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How Long, O Lord?

Yes, I'm still writing about Darfur. Yes, I'm still wearing my green bracelet. Get over it.

This week's email update from savedarfur.org was small. At first, before the headlines were filled with hurricanes and gas prices, Darfur made at least a little headway in the news, and the weekly email updates had several selections from major and minor news outlets. But now, there seems to be a scarcity on Darfur news. There have been meetings and rallies to raise awareness. There have been meetings and breakfasts with politicians and foreign dignitaries. And there still seems to be a grand deaf ear on behalf of the developed world.

Sometimes I look at my green bracelet and wonder, "How long?" How long until there is a real and lasting peace in Sudan, until women stop getting gang-raped, men stop getting butchered and children stop getting mutilated? How long until we become desensitized to the stark vulgarity of the previous sentence? How long until this genocide ends?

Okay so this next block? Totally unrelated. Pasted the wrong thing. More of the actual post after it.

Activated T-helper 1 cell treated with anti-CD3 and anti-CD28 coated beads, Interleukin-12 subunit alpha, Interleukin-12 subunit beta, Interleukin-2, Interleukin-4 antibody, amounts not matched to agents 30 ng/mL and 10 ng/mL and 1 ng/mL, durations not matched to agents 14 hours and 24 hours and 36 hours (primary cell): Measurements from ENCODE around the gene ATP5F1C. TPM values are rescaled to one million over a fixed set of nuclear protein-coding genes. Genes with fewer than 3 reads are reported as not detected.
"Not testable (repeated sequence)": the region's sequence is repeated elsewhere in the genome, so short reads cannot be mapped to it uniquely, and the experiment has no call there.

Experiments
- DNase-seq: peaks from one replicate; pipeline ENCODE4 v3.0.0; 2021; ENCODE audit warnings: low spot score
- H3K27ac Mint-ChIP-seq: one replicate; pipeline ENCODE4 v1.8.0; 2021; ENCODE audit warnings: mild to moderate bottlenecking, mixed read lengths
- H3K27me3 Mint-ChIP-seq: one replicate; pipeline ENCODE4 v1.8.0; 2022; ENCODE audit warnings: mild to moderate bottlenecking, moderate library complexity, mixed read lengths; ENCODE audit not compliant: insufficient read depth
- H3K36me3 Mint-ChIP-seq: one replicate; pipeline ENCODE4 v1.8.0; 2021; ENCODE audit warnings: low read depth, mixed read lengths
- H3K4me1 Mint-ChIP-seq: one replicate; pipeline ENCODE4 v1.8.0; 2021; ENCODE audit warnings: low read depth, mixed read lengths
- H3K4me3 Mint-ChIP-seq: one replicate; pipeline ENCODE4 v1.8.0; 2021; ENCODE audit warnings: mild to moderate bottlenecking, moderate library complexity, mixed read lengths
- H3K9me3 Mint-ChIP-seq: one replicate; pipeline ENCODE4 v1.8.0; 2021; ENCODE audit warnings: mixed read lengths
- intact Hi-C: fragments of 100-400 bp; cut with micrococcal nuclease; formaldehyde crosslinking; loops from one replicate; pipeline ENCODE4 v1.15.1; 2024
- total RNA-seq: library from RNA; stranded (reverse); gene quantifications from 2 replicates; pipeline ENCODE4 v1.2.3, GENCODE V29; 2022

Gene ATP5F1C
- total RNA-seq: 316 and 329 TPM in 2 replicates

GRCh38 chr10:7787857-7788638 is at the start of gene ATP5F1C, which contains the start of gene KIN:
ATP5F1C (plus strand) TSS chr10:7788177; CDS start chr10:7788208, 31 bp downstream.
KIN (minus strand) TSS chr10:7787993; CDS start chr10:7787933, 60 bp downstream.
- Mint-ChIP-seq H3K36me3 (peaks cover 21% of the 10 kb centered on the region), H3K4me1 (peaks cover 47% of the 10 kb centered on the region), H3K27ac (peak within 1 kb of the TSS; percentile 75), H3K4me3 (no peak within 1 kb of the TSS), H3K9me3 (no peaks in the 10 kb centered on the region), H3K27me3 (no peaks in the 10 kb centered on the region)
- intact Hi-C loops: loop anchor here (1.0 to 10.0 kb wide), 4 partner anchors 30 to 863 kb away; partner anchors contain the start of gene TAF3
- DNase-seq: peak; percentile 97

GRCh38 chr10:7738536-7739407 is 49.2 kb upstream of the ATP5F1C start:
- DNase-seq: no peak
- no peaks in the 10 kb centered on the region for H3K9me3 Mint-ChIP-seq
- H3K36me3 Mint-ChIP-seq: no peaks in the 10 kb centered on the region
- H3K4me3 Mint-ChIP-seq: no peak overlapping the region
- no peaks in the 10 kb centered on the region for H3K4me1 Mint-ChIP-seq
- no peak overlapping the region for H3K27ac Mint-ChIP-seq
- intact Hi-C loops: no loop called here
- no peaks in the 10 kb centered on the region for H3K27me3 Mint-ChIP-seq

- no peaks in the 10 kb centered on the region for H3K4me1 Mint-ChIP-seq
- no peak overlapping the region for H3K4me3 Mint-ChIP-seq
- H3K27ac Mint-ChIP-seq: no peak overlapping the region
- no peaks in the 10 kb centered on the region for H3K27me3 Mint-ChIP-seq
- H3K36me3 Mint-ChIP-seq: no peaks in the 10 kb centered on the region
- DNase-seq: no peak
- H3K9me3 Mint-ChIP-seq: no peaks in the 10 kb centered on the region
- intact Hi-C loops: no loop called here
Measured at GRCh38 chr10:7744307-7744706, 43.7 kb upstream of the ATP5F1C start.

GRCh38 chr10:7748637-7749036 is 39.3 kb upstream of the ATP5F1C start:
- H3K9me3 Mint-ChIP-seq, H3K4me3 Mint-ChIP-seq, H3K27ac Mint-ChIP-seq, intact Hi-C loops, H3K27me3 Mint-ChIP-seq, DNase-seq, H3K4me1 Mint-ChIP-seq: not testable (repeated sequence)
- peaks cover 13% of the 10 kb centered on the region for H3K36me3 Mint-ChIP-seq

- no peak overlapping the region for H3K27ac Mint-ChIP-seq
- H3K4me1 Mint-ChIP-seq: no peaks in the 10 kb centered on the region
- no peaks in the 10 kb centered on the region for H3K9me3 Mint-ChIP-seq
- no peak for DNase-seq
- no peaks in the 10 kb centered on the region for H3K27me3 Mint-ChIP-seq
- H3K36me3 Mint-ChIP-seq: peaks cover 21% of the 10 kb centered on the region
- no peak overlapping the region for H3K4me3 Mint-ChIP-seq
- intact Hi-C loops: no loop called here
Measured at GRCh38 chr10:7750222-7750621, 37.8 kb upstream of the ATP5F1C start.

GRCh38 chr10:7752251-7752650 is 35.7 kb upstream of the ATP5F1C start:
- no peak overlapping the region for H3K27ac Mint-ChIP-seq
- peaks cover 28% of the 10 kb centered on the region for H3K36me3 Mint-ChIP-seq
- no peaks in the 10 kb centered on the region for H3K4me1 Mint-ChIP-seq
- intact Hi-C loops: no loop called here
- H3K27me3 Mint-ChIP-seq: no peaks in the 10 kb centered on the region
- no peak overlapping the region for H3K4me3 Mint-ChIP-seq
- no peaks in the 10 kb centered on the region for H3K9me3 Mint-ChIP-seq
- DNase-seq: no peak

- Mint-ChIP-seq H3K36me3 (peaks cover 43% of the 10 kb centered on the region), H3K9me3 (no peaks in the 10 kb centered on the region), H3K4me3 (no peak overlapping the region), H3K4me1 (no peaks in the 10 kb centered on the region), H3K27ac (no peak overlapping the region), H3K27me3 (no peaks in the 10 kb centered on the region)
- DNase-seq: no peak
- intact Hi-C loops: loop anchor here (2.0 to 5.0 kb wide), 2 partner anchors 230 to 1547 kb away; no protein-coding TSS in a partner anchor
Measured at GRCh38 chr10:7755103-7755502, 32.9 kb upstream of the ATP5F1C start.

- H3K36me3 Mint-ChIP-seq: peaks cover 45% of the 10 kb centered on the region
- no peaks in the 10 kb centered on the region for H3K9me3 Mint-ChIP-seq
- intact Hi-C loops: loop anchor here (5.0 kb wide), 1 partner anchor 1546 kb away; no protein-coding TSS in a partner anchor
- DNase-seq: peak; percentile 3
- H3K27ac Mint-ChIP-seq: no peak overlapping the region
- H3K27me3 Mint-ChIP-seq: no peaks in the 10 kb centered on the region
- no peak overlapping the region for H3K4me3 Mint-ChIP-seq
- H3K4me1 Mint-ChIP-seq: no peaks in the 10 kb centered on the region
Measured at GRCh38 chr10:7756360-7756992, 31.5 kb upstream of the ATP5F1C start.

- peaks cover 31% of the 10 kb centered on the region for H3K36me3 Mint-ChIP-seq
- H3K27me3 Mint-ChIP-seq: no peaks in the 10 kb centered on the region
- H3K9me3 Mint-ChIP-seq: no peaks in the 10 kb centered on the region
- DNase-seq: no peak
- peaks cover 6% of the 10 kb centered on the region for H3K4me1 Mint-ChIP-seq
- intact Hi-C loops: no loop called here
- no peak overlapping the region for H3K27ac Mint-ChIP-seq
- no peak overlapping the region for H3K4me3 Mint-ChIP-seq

And is awareness enough? It is a great first step, but let's face it, Cindy Sheehan hasn't brought any troops home yet. Vanderbilt's winning football games, but not because someone is sleeping on a billboard. So what works in today's world of systematized power and lethargic bureaucracy?

There was a kid in college we called Baby Steps. We called him that because he took little, small steps everywhere he went: to class, to the dorms, on the football field. He got where he was going, but at a much more abbreviated pace than the rest of us.

As my friend and colleague Stephen says, "The returns in youth work are never immediate." I am beginning to believe the same related to grass-roots advocacy. The larger battle of Darfur is not just stopping a genocide, but an attempt to redesign the power structures inherent in society today. Talk about a long, uphill battle.

I saw Baby Steps walk up the hills on campus. It's wasn't quick and it wasn't pretty, but he got there. May those who are speaking on behalf of those who have no voice take the most educated and effective steps they can. Even if they're baby steps.

“How Long, O Lord?”